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Within the horror genre, a popular character type is the creepy harbinger, who warns the main/supporting characters of doom and gloom. They are often portrayed as loners, or possibly homeless, or alcoholics, or touched with insanity, and often old, though not always. This SFMZ feature highlights a few of those unsavory soothsayers in film.

The Cabin in the Woods - 2012

Mordecai (Tim De Zarn) was modeled after the numerous previous harbingers in many horror films, using many of the same physical attributes. He's a war veteran ("you know damn well which war!"), a grouchy old antagonistic hick with a blood-soaked eye, and spits tobacco like a fountain.

Whether intentional or not by the writers, the name "Mordecai" is also the name of the harbinger from the Book of Esther in the Hebrew Bible, who warned King Ahasuerus there was an assassination plot to kill his chamberlains. The assassination plot was foiled and Mordecai was allowed to "sit in the king's gate," a title referencing those close to the king.

Just like in the Hills Have Eyes, Mordecai runs a dilapidated gas station off the beaten path. The grounds and the building are littered with a strange and morbid collection of oddities. Mordecai implies subtly the dangers of the cabin and concludes with calling one of the girls a whore.

30 Days of Night - 2007

Like Jeb described below for The Hills Have Eyes, the Stranger (Ben Foster) is technically not there to warn the citizens of Barrow, Alaska to flee from the impending danger heading their way. More accurately, his warnings are gloating what carnage they are about to face.

The Stranger is a young man who looks like he hasn't had a bath since the Clinton presidency. He's actually sent in by the vampire pack to sabotage the town's communications and transporation means - cell phones, helicopter, etc. Once he is jailed, is when he starts in with his taunts that the citizens have no idea the bloodbath that faces them.

The Mist - 2007

Mrs. Carmody (Marcia Gay Harden), a religious fanatic, preached apocalyptic doom to the store patrons, but in this case, her premonitions had nothing to with the events unfolding. She convinced others through her evangelical lecturing that the attacks were God's punishment.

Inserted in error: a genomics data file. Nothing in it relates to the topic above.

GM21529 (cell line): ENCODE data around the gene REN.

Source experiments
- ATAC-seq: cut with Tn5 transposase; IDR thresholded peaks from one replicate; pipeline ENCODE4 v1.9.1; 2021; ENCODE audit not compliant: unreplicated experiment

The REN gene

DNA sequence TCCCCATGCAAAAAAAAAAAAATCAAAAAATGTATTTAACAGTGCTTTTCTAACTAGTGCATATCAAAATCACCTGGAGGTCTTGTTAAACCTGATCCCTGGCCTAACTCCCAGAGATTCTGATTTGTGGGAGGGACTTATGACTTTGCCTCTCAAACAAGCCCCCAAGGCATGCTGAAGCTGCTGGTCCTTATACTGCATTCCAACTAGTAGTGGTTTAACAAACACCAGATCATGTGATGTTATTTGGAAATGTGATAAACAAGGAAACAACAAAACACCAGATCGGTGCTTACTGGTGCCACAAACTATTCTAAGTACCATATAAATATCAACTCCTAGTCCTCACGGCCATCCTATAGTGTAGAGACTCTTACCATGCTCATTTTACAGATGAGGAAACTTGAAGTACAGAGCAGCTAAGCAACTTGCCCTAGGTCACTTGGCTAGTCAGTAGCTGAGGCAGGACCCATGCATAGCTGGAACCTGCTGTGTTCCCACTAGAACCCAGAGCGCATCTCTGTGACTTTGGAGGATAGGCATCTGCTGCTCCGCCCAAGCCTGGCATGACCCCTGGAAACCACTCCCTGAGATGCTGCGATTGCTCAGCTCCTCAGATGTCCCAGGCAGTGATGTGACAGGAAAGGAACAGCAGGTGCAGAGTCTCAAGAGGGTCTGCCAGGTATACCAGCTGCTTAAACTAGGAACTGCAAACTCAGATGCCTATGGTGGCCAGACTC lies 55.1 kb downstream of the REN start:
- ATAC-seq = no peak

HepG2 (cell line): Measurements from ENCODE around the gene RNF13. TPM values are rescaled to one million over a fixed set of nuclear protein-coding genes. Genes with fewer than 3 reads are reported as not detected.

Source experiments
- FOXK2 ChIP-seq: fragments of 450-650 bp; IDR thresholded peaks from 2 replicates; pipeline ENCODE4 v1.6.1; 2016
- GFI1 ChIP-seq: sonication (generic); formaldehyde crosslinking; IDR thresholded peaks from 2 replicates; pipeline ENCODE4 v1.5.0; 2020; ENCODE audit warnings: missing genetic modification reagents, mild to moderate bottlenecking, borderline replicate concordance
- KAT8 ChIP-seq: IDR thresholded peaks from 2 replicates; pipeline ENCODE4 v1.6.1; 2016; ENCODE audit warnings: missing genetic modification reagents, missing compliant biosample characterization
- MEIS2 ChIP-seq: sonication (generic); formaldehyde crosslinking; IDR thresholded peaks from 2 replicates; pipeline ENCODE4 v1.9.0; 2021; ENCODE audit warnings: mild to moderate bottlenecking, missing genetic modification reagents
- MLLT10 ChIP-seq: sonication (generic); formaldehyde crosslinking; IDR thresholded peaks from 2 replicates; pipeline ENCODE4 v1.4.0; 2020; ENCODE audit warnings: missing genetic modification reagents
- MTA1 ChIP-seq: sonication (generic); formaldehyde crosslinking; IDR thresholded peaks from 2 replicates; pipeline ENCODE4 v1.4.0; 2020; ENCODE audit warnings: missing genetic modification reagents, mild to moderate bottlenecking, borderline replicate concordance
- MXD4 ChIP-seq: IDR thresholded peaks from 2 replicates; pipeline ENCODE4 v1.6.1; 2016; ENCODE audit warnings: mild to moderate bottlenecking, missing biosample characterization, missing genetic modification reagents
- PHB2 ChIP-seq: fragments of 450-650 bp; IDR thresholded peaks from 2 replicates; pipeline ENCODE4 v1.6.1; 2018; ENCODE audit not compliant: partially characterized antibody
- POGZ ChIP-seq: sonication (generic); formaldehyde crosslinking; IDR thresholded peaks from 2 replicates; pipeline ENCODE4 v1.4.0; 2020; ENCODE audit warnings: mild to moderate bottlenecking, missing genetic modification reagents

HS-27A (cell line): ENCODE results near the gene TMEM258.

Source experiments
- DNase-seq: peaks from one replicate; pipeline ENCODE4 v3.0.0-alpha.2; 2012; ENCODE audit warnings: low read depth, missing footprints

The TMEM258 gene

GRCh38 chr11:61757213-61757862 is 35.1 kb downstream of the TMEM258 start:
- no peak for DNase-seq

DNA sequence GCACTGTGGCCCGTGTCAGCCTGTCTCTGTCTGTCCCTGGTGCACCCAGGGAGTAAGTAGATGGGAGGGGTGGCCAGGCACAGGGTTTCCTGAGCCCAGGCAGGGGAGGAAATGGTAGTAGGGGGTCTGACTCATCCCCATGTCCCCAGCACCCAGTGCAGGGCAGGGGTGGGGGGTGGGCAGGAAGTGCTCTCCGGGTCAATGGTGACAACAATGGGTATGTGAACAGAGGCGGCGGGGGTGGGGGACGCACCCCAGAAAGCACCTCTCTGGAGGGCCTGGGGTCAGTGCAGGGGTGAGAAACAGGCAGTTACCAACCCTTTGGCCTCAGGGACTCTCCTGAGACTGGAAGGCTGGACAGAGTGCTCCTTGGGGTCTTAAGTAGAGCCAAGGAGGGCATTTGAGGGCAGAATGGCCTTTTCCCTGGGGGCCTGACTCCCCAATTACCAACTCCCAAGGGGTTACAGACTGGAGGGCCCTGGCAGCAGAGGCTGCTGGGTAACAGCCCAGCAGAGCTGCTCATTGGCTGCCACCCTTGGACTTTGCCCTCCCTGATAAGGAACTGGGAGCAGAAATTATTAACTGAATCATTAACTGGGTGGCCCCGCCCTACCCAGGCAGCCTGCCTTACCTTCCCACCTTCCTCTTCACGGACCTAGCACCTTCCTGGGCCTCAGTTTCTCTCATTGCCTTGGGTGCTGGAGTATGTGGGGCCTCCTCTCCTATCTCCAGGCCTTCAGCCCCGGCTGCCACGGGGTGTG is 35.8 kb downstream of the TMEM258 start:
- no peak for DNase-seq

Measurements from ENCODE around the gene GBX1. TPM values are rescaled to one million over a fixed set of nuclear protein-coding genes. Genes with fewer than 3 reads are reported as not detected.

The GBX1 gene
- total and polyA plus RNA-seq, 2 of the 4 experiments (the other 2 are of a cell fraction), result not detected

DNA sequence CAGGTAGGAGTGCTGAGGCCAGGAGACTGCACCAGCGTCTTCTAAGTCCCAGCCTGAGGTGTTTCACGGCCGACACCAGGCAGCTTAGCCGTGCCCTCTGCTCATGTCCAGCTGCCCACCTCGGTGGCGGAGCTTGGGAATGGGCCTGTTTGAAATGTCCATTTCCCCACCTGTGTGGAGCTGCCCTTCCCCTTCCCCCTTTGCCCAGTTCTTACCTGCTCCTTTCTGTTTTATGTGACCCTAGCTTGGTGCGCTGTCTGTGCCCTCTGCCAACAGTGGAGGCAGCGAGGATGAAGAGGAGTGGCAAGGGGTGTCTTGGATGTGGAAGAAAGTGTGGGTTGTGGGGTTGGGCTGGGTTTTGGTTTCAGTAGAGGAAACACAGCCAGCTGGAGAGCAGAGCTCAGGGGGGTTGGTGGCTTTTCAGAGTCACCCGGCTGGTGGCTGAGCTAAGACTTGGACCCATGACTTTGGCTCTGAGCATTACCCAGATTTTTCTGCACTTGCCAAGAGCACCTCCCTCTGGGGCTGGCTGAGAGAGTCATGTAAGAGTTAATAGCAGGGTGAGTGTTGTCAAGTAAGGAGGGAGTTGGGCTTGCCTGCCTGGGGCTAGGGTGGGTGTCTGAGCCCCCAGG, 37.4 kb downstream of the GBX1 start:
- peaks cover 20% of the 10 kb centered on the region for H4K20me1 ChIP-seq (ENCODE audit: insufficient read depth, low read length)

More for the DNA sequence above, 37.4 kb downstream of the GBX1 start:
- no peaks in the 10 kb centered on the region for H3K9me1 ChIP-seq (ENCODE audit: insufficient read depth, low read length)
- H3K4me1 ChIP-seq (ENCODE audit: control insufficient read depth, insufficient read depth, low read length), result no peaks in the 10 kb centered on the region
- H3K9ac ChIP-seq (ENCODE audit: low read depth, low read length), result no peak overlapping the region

Carmody, previously known in town for being unstable, siezes the horrific events to manipulate frightened people that she is a prophet of God, "It's the end of days. It's Judgment Day, and it's come around at last. The end of times has come. Not in flames, but in mist."

Several distraught survivors soon buy into her Jim Jones/Kool-Aid sales pitch to the point they comply with her demand for sacrificial blood. And of course, that sacrifical blood are those who still thinks she's a lunatic. Preaching to her 'cult' and repeating expiation, Carmody has them so worked up, they are willing to commit murder to prove their worth to her.

Pulse - 2006

If you were going to produce a horror film, can you think of anyone better to play the role of the creepy harbinger than Brad Dourif? Brad's brief but great portrayal of the "Thin Bookish Guy," is arguably the lone bright spot of this film.

The two young characters are in a diner discussing the recent strange events when the bug-eyed strange Bookish Guy turns and bursts into their conversation. His crazed look commands their attention, leaving them frozen with unease as he warns:

"It makes all the sense in the world. Do you have any idea of the amount of data that's floating out there? The amount of information we just beam into the air? We broadcast to everyone where we are, and we think we're safe? The whole freakin' city is going insane, and we're acting like it's nothing. Well, it's not nothing. It's something we don't understand, and it is coming for us!"

The Hills Have Eyes - 2006

While the gas station proprietor, Jeb (Tom Bower) at the Gas Haven station fits the creepy harbinger visually, technically he offered no warnings to the unsuspecting travelers. Instead, he tricked them to take a 'short cut' that eventually lead the family to a confrontation with the mutated residents of the hills.

He's a shotgun-toting filthy old man with rotting teeth (what few teeth he has left) who lets out a creepy laugh. His mechanic's over-alls look like he hasn't taken them off since acquiring them.

It's implied in the film he is the front man for the mutant residents, selling off valuables the mutants have collected from their victims. Early in the film, a mutant delivers a bag with the latest collection of valuables, including ear rings still attached to the amputated bloody ear.

Silent Hill - 2006

When Rose reaches the edge of the small town Silent Hill, she runs into a dishevelled and dirty homeless woman known as Dahlia Gillespie (Deborah Kara Unger). Rose tries to question her, but Dahlia just feeds her cryptic warnings, "Only the dark one opens and closes the door to Silent Hill."

When Rose pulls out a locket picture of Sharon, Dahlia freaks and claims that the picture is of her own daughter and cites more warnings, "Deep in the fires, she will be buried. They are wolves in the skin of sheep. They brought about their own hell. They'll take you with them!"

Rose encounters Dahlia again when people flee to a church while Dahlia stands in front, saying "You run not towards sanctuary but from your fears. Join not the others, for they are deceived as they are damned. Evil waits in vengeance. Be careful what you choose."